Anyone who has been involved in an Indiana car accident knows that dealing with insurance companies in the wake of the accident can be a real headache. While insurance is mandatory in all states and should act to provide compensation to car accident victims, the reality is that insurance companies are for-profit companies that are financially incentivized to pay out as little as possible for each claim.
In many cases, insurance companies will approach an accident victim early in the recovery process in hopes of getting to them before they speak to an attorney. An employee of the insurance company may try to act like they know what is best for an accident victim, and they will often explain that the claim is worth a certain amount and offer to settle the claim. However, accident victims should be careful when discussing their claims with anyone from the insurance company because in most cases, the offers made to an unrepresented accident victim are low-ball offers to settle claims that may be worth much more.
In other cases, insurance companies will outright deny an accident victim’s claim. This is especially the case when there are unusual facts surrounding the accident. In such cases, the accident victim may be left with no choice but to file a personal injury lawsuit, seeking to compel the insurance company to cover the claim. That is exactly what happened in a recent car accident case in Rhode Island.
The Facts of the Case
The plaintiff was the passenger in a parked car when she witnessed a car accident involving two cars. The plaintiff got out of the car and approached the accident to provide assistance to those involved. As she was standing near the scene, another vehicle did not see the stopped cars on the road and crashed into one of them, causing it to strike the plaintiff.
The plaintiff filed a claim against the third driver’s insurance policy, but that driver had inadequate insurance to cover all of the plaintiff’s expenses, so she filed a claim with the insurance policy of the driver of the car she was initially occupying. That insurance company – the defendant in this lawsuit – denied the plaintiff’s claim, claiming that she was not “occupying” the vehicle at the time of the accident. The woman filed a personal injury claim against the insurance company to compel it to cover her injuries.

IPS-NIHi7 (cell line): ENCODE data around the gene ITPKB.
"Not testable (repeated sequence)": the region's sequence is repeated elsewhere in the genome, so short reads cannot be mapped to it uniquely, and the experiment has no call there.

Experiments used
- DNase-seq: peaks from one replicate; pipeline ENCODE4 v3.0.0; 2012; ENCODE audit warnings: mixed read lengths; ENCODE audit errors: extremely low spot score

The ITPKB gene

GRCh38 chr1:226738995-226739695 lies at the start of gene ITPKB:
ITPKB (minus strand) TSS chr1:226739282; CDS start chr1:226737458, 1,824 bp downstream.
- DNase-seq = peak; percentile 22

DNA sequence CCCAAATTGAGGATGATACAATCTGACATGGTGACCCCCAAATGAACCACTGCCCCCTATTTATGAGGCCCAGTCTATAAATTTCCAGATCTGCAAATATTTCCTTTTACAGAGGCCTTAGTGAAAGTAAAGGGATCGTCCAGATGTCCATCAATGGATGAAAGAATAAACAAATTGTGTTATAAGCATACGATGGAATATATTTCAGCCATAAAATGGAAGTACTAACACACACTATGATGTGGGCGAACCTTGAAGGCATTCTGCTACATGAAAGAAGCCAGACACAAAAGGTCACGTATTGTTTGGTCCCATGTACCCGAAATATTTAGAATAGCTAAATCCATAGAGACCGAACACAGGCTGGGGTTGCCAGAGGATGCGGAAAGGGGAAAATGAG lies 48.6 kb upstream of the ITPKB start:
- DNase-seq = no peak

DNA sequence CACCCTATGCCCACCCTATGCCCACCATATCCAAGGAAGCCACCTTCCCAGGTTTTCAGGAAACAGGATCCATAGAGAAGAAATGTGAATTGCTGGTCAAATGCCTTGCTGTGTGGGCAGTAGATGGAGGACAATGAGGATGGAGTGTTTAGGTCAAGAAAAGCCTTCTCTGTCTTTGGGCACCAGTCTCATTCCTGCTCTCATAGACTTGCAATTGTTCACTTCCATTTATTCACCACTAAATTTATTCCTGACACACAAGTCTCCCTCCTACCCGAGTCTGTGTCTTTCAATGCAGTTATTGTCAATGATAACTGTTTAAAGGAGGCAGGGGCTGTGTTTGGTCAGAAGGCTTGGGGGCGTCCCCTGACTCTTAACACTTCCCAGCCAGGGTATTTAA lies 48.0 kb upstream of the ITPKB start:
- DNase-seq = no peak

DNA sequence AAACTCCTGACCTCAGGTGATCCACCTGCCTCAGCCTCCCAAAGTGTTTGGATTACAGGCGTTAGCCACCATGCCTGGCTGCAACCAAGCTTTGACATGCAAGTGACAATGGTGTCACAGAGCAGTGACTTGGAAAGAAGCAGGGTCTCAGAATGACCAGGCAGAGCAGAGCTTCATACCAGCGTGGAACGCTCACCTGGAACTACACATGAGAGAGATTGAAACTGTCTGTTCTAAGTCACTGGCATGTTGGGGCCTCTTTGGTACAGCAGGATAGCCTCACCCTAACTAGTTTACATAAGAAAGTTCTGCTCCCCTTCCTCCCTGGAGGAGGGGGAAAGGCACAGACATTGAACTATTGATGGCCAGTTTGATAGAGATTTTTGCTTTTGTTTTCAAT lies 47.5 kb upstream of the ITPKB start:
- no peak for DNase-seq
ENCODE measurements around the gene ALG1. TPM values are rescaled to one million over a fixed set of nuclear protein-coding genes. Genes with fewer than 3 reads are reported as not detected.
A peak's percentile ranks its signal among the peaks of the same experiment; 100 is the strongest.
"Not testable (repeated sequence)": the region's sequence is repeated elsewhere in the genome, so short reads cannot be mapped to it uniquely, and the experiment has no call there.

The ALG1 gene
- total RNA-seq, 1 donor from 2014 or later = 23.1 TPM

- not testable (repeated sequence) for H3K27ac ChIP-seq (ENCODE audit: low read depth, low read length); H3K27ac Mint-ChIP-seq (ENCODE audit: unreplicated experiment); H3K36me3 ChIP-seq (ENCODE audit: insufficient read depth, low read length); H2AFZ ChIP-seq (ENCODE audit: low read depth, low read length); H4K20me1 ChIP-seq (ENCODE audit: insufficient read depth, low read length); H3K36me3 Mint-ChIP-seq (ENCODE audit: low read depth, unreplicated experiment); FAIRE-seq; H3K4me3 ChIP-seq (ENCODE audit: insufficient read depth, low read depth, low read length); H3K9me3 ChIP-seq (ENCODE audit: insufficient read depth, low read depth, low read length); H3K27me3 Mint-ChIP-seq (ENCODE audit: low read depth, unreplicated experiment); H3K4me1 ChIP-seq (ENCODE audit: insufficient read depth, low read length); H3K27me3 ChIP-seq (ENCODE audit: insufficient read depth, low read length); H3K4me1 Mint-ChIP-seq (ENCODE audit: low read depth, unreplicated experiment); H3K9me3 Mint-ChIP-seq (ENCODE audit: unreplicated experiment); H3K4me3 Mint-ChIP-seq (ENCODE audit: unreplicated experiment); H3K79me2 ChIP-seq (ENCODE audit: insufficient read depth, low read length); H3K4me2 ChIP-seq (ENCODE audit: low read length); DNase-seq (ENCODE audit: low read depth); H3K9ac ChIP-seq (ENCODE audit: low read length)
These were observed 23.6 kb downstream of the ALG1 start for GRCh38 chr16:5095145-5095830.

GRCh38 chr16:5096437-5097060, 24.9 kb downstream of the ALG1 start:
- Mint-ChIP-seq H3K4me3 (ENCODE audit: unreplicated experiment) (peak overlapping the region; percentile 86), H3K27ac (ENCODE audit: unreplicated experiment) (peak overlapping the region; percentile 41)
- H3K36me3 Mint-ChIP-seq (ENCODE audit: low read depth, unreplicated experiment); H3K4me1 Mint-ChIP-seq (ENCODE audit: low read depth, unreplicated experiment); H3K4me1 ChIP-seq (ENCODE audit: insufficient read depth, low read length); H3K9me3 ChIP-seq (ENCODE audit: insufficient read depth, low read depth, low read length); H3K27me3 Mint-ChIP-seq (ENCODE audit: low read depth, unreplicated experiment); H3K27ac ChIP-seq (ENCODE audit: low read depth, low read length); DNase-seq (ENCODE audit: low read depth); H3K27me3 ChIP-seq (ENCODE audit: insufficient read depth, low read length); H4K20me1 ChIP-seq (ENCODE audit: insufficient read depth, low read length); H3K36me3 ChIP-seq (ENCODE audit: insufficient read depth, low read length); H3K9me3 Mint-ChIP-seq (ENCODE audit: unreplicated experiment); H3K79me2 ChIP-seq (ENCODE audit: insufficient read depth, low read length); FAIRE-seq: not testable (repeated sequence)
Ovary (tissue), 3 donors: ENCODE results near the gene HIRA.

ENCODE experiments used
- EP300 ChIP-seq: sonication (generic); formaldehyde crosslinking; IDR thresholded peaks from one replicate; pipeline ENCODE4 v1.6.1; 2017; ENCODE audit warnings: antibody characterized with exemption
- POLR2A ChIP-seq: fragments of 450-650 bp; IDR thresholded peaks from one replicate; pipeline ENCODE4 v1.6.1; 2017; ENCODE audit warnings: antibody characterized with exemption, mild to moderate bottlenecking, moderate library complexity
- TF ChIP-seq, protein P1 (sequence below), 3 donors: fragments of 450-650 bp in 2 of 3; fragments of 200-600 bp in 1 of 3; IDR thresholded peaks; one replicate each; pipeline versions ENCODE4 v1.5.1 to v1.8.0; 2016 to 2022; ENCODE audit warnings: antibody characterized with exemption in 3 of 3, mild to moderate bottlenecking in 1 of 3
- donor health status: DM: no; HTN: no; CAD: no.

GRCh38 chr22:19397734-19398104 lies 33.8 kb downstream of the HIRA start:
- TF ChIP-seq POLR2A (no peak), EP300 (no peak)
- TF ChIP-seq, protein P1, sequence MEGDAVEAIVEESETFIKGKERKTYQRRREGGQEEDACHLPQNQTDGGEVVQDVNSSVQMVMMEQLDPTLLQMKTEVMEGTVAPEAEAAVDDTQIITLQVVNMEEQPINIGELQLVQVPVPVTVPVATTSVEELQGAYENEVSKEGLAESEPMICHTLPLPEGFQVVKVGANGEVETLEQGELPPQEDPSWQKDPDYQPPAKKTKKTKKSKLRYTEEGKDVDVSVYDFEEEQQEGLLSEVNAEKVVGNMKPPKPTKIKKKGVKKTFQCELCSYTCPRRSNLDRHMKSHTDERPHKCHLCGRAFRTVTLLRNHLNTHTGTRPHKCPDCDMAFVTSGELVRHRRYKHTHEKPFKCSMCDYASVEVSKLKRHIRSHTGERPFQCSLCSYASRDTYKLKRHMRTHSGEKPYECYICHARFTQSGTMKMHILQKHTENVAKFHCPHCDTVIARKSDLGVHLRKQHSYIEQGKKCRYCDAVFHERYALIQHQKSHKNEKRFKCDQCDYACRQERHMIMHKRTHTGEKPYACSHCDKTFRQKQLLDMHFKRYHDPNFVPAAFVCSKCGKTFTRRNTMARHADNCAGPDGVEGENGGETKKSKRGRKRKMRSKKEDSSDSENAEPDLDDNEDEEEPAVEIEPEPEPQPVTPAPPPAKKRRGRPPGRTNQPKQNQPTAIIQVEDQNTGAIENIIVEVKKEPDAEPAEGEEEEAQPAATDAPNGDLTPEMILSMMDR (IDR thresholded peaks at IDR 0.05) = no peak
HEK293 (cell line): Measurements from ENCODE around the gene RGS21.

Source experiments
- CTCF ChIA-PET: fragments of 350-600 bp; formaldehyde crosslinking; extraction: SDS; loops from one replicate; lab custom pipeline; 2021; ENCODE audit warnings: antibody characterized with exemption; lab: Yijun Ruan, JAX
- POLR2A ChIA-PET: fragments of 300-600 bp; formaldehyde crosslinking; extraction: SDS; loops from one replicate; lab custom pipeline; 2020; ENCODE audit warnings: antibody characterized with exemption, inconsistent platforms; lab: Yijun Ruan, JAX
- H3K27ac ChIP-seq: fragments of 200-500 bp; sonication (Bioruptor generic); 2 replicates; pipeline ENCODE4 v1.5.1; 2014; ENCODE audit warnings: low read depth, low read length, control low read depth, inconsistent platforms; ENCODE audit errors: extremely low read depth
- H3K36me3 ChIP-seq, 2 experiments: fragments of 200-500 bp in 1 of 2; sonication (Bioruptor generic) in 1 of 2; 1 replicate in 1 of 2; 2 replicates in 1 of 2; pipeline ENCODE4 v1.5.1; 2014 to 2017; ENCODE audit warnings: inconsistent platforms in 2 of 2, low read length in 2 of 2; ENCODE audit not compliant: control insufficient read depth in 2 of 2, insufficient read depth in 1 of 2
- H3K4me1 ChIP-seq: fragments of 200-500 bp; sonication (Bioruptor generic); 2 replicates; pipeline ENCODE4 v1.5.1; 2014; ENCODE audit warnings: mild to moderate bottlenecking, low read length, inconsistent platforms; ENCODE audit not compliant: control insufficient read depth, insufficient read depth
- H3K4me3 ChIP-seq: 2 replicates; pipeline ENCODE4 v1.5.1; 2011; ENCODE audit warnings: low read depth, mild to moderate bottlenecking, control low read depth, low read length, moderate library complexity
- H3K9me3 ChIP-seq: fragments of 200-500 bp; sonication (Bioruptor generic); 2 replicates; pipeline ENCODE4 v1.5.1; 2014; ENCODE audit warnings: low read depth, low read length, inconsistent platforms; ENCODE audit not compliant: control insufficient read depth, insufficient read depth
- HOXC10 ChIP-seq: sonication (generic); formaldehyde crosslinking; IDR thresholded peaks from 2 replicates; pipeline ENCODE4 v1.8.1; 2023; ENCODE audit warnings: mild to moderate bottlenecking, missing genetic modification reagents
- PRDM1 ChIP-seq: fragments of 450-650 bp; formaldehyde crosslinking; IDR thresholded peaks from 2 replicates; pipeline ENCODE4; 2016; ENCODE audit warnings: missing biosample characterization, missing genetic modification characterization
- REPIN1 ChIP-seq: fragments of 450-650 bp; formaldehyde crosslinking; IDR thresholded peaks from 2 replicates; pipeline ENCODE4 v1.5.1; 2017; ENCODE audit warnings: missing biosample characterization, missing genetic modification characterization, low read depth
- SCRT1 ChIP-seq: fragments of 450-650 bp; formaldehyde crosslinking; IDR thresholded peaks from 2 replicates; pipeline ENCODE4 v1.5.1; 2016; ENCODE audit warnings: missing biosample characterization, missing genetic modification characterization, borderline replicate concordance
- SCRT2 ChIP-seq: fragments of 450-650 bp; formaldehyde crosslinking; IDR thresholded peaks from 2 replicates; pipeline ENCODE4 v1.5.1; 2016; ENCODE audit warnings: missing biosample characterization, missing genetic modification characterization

The court agreed with the plaintiff that she was indeed “occupying” the covered vehicle and should be covered under the policy. The court explained that the determination of whether she was “occupying” the vehicle depended on more than where she was physically located when she was injured. The court noted that the plaintiff was initially inside the covered vehicle when she witnessed the accident and that she exited the vehicle for the sole purpose of providing assistance. The court also seemed concerned that by determining that the plaintiff was not covered, it would discourage people from helping motorists in need of assistance. In the end, the insurance company was required to pay out on the plaintiff’s claim.
Have You Been Injured in an Indiana Car Accident?
If you or a loved one has recently been injured in an Indiana car accident, you may be entitled to monetary compensation from one or more parties involved. It is common that at least one insurance company will be involved in the recovery process. The skilled Indiana personal injury attorneys at the law firm of Parr Richey Frandsen Patterson Kruse have amassed years of experience dealing with even the most difficult insurance companies, and we have a successful track record across thousands of cases. To learn more about Indiana injury law, and to speak with an attorney about your case, call 888-532-7766 to schedule a free consultation.
Case Claiming Toxic Exposure to MDI Dismissed for Failure to Retain Expert on Causation, Indiana Injury Lawyer Blog, July 6, 2017
Court Prohibits Playground Injury Lawsuit Against School, Indiana Injury Lawyer Blog, June 26, 2017